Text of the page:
Oldtown Bhd’s shares have had their ups and downs since the company made its debut on Bursa Malaysia’s Main Market in July last year. Through much of the second half of last year, the stock was buffeted by rising volatility in global financial markets that saw a broad-based selloff in risky assets. The stock fell to as low as 88 sen in October — from the initial public offering price of RM1.25 — but has since rebounded to RM1.26.
We suspect the stock will fare better this year. Given the prevailing cautious market sentiment, Oldtown’s comparatively resilient business, modest valuations and yield expectations would appeal to the more risk-averse investor.Comparatively defensive business operations Oldtown is an established, and one of the most widely known, homegrown consumer brand names in the country. While the company traces its roots back to 1999, when its founders successfully formulated and commercialised their own blend of 3-in-1 instant white coffee mix, it is, perhaps, the downstream diversification into the café chain business that has raised the Oldtown profile over the last few years.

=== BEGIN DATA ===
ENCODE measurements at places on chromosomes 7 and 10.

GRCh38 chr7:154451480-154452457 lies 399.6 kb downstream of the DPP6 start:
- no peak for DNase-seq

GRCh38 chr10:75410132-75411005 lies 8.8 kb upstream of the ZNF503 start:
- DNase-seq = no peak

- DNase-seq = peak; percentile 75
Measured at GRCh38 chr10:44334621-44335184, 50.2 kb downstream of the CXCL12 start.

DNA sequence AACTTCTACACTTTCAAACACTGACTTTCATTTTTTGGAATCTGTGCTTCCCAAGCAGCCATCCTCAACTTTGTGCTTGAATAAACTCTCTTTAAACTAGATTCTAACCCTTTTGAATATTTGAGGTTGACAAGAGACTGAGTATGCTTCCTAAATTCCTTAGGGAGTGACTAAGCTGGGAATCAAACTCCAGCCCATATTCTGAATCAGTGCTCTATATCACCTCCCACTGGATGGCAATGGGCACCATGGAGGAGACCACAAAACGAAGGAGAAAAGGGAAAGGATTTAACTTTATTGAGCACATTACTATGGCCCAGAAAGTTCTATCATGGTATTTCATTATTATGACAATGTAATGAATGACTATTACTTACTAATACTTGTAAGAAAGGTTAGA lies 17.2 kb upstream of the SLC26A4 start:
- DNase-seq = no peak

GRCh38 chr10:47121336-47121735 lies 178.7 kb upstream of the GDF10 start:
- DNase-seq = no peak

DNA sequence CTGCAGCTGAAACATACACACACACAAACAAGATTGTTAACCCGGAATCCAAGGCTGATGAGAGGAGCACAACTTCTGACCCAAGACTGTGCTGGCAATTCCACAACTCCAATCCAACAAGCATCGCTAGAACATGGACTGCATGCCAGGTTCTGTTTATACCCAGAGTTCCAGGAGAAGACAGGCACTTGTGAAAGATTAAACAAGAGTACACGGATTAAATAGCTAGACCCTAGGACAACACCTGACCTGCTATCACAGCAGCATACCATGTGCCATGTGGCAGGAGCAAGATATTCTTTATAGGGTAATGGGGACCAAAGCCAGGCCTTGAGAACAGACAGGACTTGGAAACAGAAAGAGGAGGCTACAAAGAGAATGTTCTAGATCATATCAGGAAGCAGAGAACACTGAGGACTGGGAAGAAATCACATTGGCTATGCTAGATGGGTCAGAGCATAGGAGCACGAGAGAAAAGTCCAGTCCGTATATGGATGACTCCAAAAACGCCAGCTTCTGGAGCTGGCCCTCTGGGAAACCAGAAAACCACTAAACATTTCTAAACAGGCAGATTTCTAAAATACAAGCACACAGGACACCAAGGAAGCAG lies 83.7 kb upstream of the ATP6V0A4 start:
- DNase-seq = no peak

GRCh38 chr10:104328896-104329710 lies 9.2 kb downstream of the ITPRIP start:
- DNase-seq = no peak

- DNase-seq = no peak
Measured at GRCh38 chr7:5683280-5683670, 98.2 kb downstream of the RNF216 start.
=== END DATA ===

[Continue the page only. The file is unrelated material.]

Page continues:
From the first café in Ipoh back in 2005, the business has grown rapidly, and today counts as one of the largest café chain operators in the country — with 183 outlets nationwide as at end-2011. The company also has 13 cafés — including fully-owned, partially-owned, franchised and licensed outlets — in Singapore, Indonesia and China.
Although the quality of food is average, the café draws customers with a reasonably priced menu of popular local offerings such as kaya and butter toast, soft boiled eggs, nasi lemak, curry mee and Ipoh chicken hor fun.
The beverage manufacturing business has been growing at a double-digit pace as well. Oldtown has gradually expanded both its product range and target markets over the years. In addition to coffee mixes, including variations of white coffee, which remains its primary income generator, the company also sells instant milk tea and three types of roast coffee powder as well as canned ready-to-drink white coffee. The roasted coffee powder products are marketed under the “Nan Yang” brand name.
These products are sold through key distributors appointed in both the local and overseas markets and are available in hypermarkets, convenience stores, petrol kiosks and other food services outlets.
Roughly 44% of beverage manufacturing sales were derived from export markets in 2010. Hong Kong is the company’s largest overseas market, where it is now one of the best-selling instant coffee brand names, second only to Nescafe. Other export markets include Singapore, Taiwan, Thailand, Indonesia, the Philippines, Australia, Canada and the US.